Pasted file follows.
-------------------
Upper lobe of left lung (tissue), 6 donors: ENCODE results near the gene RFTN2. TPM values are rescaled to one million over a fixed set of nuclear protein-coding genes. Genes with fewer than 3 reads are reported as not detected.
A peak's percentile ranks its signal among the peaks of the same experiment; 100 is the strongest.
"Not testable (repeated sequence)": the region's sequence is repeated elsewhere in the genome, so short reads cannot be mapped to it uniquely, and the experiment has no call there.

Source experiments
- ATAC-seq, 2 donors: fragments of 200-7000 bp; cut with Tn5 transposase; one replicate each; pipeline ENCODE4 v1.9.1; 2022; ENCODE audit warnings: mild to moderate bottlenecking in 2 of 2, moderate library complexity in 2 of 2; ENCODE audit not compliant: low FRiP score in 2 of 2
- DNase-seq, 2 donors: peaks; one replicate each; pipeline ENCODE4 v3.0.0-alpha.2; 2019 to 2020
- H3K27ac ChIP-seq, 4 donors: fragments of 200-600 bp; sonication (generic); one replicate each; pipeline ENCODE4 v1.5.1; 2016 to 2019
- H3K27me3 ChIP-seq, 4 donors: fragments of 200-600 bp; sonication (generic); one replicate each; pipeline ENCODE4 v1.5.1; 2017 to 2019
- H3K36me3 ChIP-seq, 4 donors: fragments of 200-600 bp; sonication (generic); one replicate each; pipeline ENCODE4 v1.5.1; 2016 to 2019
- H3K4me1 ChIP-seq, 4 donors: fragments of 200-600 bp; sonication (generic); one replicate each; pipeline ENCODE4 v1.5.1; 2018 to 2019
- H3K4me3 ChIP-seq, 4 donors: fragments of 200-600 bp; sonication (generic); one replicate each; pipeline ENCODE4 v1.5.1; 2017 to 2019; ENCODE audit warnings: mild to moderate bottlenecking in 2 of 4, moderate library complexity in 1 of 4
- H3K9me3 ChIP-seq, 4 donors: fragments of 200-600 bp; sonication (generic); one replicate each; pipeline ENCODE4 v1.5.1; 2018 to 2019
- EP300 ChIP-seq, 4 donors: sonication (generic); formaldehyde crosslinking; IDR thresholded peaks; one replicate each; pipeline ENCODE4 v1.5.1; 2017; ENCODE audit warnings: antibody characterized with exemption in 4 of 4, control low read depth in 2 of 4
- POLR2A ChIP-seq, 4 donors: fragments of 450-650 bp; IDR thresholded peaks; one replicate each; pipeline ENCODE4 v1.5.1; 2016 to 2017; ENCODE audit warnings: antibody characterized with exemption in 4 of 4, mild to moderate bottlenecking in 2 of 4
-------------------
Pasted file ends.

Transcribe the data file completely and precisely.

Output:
Upper lobe of left lung (tissue), 6 donors: ENCODE results near the gene RFTN2. TPM values are rescaled to one million over a fixed set of nuclear protein-coding genes. Genes with fewer than 3 reads are reported as not detected.
A peak's percentile ranks its signal among the peaks of the same experiment; 100 is the strongest.
"Not testable (repeated sequence)": the region's sequence is repeated elsewhere in the genome, so short reads cannot be mapped to it uniquely, and the experiment has no call there.

Source experiments
- ATAC-seq, 2 donors: fragments of 200-7000 bp; cut with Tn5 transposase; one replicate each; pipeline ENCODE4 v1.9.1; 2022; ENCODE audit warnings: mild to moderate bottlenecking in 2 of 2, moderate library complexity in 2 of 2; ENCODE audit not compliant: low FRiP score in 2 of 2
- DNase-seq, 2 donors: peaks; one replicate each; pipeline ENCODE4 v3.0.0-alpha.2; 2019 to 2020
- H3K27ac ChIP-seq, 4 donors: fragments of 200-600 bp; sonication (generic); one replicate each; pipeline ENCODE4 v1.5.1; 2016 to 2019
- H3K27me3 ChIP-seq, 4 donors: fragments of 200-600 bp; sonication (generic); one replicate each; pipeline ENCODE4 v1.5.1; 2017 to 2019
- H3K36me3 ChIP-seq, 4 donors: fragments of 200-600 bp; sonication (generic); one replicate each; pipeline ENCODE4 v1.5.1; 2016 to 2019
- H3K4me1 ChIP-seq, 4 donors: fragments of 200-600 bp; sonication (generic); one replicate each; pipeline ENCODE4 v1.5.1; 2018 to 2019
- H3K4me3 ChIP-seq, 4 donors: fragments of 200-600 bp; sonication (generic); one replicate each; pipeline ENCODE4 v1.5.1; 2017 to 2019; ENCODE audit warnings: mild to moderate bottlenecking in 2 of 4, moderate library complexity in 1 of 4
- H3K9me3 ChIP-seq, 4 donors: fragments of 200-600 bp; sonication (generic); one replicate each; pipeline ENCODE4 v1.5.1; 2018 to 2019
- EP300 ChIP-seq, 4 donors: sonication (generic); formaldehyde crosslinking; IDR thresholded peaks; one replicate each; pipeline ENCODE4 v1.5.1; 2017; ENCODE audit warnings: antibody characterized with exemption in 4 of 4, control low read depth in 2 of 4
- POLR2A ChIP-seq, 4 donors: fragments of 450-650 bp; IDR thresholded peaks; one replicate each; pipeline ENCODE4 v1.5.1; 2016 to 2017; ENCODE audit warnings: antibody characterized with exemption in 4 of 4, mild to moderate bottlenecking in 2 of 4